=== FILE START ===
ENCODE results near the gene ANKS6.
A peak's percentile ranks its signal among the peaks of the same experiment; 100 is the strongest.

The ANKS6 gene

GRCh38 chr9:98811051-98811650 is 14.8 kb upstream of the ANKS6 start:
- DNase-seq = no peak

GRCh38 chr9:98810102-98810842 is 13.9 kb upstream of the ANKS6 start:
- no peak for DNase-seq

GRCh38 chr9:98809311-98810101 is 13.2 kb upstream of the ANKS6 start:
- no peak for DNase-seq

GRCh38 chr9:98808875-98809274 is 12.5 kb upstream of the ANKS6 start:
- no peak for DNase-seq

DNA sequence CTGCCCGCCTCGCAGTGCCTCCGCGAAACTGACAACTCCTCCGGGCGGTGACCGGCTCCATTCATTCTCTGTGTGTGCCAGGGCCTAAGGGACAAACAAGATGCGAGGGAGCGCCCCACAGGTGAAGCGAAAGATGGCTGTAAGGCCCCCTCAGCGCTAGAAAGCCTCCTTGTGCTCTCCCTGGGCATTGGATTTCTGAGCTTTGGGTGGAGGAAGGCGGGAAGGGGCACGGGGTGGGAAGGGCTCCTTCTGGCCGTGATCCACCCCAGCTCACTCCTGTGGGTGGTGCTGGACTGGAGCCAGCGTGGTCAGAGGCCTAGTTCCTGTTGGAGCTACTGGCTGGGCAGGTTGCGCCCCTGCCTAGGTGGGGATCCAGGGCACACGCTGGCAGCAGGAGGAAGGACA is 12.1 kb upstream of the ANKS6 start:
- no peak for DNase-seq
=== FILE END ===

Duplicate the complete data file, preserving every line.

ENCODE results near the gene ANKS6.
A peak's percentile ranks its signal among the peaks of the same experiment; 100 is the strongest.

The ANKS6 gene

GRCh38 chr9:98811051-98811650 is 14.8 kb upstream of the ANKS6 start:
- DNase-seq = no peak

GRCh38 chr9:98810102-98810842 is 13.9 kb upstream of the ANKS6 start:
- no peak for DNase-seq

GRCh38 chr9:98809311-98810101 is 13.2 kb upstream of the ANKS6 start:
- no peak for DNase-seq

GRCh38 chr9:98808875-98809274 is 12.5 kb upstream of the ANKS6 start:
- no peak for DNase-seq

DNA sequence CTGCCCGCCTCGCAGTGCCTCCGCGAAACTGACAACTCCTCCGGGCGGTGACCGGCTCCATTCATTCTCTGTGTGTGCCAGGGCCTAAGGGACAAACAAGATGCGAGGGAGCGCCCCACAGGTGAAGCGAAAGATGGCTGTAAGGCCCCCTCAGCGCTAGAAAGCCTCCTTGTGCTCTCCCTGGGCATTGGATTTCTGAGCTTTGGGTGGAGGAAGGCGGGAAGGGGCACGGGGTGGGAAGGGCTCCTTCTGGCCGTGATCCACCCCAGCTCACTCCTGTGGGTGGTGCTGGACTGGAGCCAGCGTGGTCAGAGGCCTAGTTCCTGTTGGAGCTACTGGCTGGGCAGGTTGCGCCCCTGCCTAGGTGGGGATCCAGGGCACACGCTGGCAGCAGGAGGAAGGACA is 12.1 kb upstream of the ANKS6 start:
- no peak for DNase-seq